Stuffy Noses

Nasal saline spray or drops– help loosen up nasal congestion and soothe dry, irritated nasal passages.

  • We recommend 1 spray in each nostril or 1-2 drops in each nostril.


Snot sucker (nasal aspirator) – just like it sounds, these are devices designed to help suck the mucous out of your baby or child’s nose since they can’t yet blow their noses effectively.

  • There are many different types, but we recommend one that comes apart entirely so you can clean it well. The bulb suctions you get in the hospital for your newborn are ok for a few uses but are difficult to clean thoroughly, so we recommend replacing them pretty quickly.
  • Nasal suction works best after nasal saline drops or spray to loosen the congestion.


Humidifier – adding moisture to the air can help loosen nasal congestion and soothe dry coughs.

  • There are many great options out there! Be sure to use them as directed and clean regularly to avoid mold and germs.


Gentle face wipes or tissues with aloe – runny noses can be constant, and continuous wiping can irritate little noses.

  • We recommend soft tissues with aloe or unscented wet wipes that contain mostly water.


Fevers and discomfort


Fever and pain medicines – Fevers are one of the body’s ways of fighting off infection. They don’t always need treatment, but if they are making your child feel poorly or not eating or drinking well, treating the fever can help them feel better. If they have pain from body aches or a sore throat these medicines can provide some relief.

  • Acetaminophen is the only safe option for pain and fever medication for babies under six months.
  • Ibuprofen is a pain reliever and fever medication that decreases inflammation and is safe to give after six months of age.
  • For more information about fevers, check out our article, Fever FAQ.


Coughs and Scratchy Throats

Natural cough syrups – conventional cough medicines typically contain dextromethorphan, which is not safe in children under six. They are also not as effective as some natural remedies such as honey. I bet you can guess our go-to’s for natural cough medicine for our kids!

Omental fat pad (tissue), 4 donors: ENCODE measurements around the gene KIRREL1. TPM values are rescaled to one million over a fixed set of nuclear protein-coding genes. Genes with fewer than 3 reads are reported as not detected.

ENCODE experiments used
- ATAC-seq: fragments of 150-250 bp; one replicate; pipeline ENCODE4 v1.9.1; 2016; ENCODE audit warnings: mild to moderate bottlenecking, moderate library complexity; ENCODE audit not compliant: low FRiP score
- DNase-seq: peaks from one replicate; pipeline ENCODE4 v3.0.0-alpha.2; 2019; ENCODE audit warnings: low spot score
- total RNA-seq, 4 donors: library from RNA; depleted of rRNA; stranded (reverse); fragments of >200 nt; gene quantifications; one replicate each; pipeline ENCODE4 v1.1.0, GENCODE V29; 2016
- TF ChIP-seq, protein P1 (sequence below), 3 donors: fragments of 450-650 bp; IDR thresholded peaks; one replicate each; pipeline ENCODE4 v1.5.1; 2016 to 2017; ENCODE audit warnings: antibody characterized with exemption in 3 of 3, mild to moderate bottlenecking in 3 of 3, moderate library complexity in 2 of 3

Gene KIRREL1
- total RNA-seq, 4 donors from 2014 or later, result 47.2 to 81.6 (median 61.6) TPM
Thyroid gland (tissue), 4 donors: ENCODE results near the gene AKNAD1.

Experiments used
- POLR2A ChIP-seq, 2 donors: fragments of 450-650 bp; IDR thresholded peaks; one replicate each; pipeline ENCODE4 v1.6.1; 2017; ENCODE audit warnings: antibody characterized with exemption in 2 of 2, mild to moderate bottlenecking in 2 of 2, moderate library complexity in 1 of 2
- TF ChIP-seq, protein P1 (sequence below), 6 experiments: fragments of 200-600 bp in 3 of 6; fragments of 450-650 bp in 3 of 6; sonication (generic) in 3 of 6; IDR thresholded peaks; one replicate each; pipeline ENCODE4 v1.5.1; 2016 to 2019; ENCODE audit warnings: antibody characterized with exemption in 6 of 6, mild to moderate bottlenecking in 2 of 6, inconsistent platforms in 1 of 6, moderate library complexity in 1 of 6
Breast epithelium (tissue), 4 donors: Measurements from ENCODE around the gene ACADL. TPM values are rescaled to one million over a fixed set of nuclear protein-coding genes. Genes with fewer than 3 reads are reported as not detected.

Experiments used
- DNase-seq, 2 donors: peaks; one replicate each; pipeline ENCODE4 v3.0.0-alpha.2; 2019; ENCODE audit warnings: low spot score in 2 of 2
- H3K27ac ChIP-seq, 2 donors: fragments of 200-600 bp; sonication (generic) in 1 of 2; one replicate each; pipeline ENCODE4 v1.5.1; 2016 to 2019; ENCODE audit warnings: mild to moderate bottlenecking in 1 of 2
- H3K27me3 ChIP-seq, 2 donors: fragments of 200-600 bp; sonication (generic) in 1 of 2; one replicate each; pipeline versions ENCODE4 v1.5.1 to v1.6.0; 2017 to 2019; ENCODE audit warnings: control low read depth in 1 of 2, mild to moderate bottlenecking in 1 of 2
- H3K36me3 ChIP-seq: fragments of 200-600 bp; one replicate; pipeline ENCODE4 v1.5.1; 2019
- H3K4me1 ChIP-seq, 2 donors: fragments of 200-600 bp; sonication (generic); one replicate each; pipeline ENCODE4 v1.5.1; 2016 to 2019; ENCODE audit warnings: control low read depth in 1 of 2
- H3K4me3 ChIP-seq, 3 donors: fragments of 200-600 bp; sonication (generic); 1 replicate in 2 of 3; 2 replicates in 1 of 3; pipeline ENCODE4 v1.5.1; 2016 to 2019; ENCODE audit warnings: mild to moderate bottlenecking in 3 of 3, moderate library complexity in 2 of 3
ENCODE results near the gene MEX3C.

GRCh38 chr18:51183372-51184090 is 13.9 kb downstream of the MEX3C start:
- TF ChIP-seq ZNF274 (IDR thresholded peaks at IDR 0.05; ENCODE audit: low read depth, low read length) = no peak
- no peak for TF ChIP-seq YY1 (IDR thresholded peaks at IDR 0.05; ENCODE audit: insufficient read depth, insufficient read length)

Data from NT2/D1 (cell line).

• ZenOsa’s Organic Children’s Cough Syrup – has delicious organic honey, which soothes the throat and decreases cough. Honey is only safe for children over one year.
  • ZenOsa’s Organic Baby Cough Syrup – is safe for babies less than one year of age and contains monk fruit instead of honey.
  • Both of our formulations contain powerful immune-boosting vitamins to help your child recover faster!


Menthol Chest Rub – for children over age two apply a mentholated chest rub over their chest and neck to help relieve symptoms of cough. If your child has sensitive skin test a small patch of skin before applying liberally.


Liquids – Helping your child drink plenty of fluids helps to avoid dehydration and can thin out mucous that causes stuffy noses and coughs.

  • Water
  • Pedialyte
  • Diluted juice (half juice/half water)
  • Popsicles



Immune supporting vitamins – there is evidence that certain supplements can help cold symptoms resolve faster!

  • ZenOsa’s cough syrup formulations contain the recommended immune-boosting ingredients, so you don’t have to give multiple medications; parenting win!
  • We recommend elderberry, zinc, vitamin c, and vitamin d to help your little one recover sooner!



We hope these effective home remedies help you get through cold and flu season with a little less worry. As always, if you have questions or concerns about your child’s health, be sure to discuss them with your pediatrician! Best of luck this cold and flu season!


Mom and son touching noses and smiling.

Nosebleeds in kids: Why they happen and what to do about them

Nosebleeds (epistaxis) in kids can be messy and sometimes downright scary! But have no fear; they are common in childhood and usually nothing to be alarmed about. Armed with some knowledge about why nosebleeds happen and what to do about them, you can feel ready to handle the next gory episode. As with any new symptom, it is best to discuss with your doctor if you have any specific questions or concerns. 


Why do Nosebleeds happen?

What are they?

  • Nosebleeds are bleeding from the soft tissues (mucous membranes) inside the nose, usually from a broken blood vessel.
  • Most nosebleeds come from the same area, near the front part of the nose, where there is a collection of tiny blood vessels called the Kiesselbach plexus.


What causes them?

Nosebleeds are common in childhood and are more common in dry climates and winter.

  • Dry air causing skin irritation
  • Nose picking
  • Colds and allergies
  • Injury to the nose
  • A foreign body in the nose


What do I do if my child gets nosebleeds?

What do while my child has a nosebleed?

  • Stay calm and reassure your child. Avoid commenting on how much blood there is! 
  • Advise your child to breathe slowly through their mouth.
  • Have your child sit and lean forward slightly. They should not lie down or tilt their head back as this can cause them to swallow blood, yuck.
  • Apply firm pressure to the nostrils at the soft area just below the bony bridge of the nose. Hold for at least 5 minutes and resist the urge to peek and see if bleeding has stopped. Set a timer if you need to!
  • You may also choose to apply a cold compress.
  • If bleeding does not stop, repeat the above steps. If bleeding continues, bring your child to a medical provider. In some cases, they may decide to do a procedure called cauterization, where heat is used to help stop the bleeding from a broken blood vessel. 


How do I prevent nosebleeds?

  • A humidifier placed in your child’s room can help with dry air.
  • Nasal saline sprays and drops can also help avoid dry skin in the nose moist and protected.